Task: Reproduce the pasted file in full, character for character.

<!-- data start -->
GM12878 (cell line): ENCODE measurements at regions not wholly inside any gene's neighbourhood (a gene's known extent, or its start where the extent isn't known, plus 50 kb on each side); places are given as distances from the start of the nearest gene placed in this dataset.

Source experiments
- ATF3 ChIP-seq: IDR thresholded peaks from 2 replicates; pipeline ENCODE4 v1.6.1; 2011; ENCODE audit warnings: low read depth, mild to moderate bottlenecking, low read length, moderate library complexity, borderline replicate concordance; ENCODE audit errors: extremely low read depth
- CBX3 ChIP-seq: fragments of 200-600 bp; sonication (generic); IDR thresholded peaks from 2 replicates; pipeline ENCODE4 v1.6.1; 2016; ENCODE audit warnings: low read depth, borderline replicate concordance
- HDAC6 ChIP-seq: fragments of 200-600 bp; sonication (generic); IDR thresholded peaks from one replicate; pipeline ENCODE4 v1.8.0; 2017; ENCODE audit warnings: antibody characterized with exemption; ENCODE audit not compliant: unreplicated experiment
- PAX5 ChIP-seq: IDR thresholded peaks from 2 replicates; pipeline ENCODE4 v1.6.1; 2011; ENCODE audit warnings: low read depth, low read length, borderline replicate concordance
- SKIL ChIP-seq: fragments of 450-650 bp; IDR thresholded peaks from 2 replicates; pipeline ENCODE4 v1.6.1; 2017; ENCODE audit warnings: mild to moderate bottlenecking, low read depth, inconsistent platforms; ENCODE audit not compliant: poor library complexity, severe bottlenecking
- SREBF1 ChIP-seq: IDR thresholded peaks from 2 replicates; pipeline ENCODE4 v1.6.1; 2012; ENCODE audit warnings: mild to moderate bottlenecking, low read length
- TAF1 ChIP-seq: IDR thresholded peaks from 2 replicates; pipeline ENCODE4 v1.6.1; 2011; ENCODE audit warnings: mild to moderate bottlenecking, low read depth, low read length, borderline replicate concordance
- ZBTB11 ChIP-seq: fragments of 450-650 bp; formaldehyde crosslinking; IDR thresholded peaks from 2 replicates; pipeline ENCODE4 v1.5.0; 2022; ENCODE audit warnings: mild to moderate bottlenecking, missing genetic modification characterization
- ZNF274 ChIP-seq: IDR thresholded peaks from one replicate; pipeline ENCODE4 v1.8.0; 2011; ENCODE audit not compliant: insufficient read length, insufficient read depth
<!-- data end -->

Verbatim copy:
GM12878 (cell line): ENCODE measurements at regions not wholly inside any gene's neighbourhood (a gene's known extent, or its start where the extent isn't known, plus 50 kb on each side); places are given as distances from the start of the nearest gene placed in this dataset.

Source experiments
- ATF3 ChIP-seq: IDR thresholded peaks from 2 replicates; pipeline ENCODE4 v1.6.1; 2011; ENCODE audit warnings: low read depth, mild to moderate bottlenecking, low read length, moderate library complexity, borderline replicate concordance; ENCODE audit errors: extremely low read depth
- CBX3 ChIP-seq: fragments of 200-600 bp; sonication (generic); IDR thresholded peaks from 2 replicates; pipeline ENCODE4 v1.6.1; 2016; ENCODE audit warnings: low read depth, borderline replicate concordance
- HDAC6 ChIP-seq: fragments of 200-600 bp; sonication (generic); IDR thresholded peaks from one replicate; pipeline ENCODE4 v1.8.0; 2017; ENCODE audit warnings: antibody characterized with exemption; ENCODE audit not compliant: unreplicated experiment
- PAX5 ChIP-seq: IDR thresholded peaks from 2 replicates; pipeline ENCODE4 v1.6.1; 2011; ENCODE audit warnings: low read depth, low read length, borderline replicate concordance
- SKIL ChIP-seq: fragments of 450-650 bp; IDR thresholded peaks from 2 replicates; pipeline ENCODE4 v1.6.1; 2017; ENCODE audit warnings: mild to moderate bottlenecking, low read depth, inconsistent platforms; ENCODE audit not compliant: poor library complexity, severe bottlenecking
- SREBF1 ChIP-seq: IDR thresholded peaks from 2 replicates; pipeline ENCODE4 v1.6.1; 2012; ENCODE audit warnings: mild to moderate bottlenecking, low read length
- TAF1 ChIP-seq: IDR thresholded peaks from 2 replicates; pipeline ENCODE4 v1.6.1; 2011; ENCODE audit warnings: mild to moderate bottlenecking, low read depth, low read length, borderline replicate concordance
- ZBTB11 ChIP-seq: fragments of 450-650 bp; formaldehyde crosslinking; IDR thresholded peaks from 2 replicates; pipeline ENCODE4 v1.5.0; 2022; ENCODE audit warnings: mild to moderate bottlenecking, missing genetic modification characterization
- ZNF274 ChIP-seq: IDR thresholded peaks from one replicate; pipeline ENCODE4 v1.8.0; 2011; ENCODE audit not compliant: insufficient read length, insufficient read depth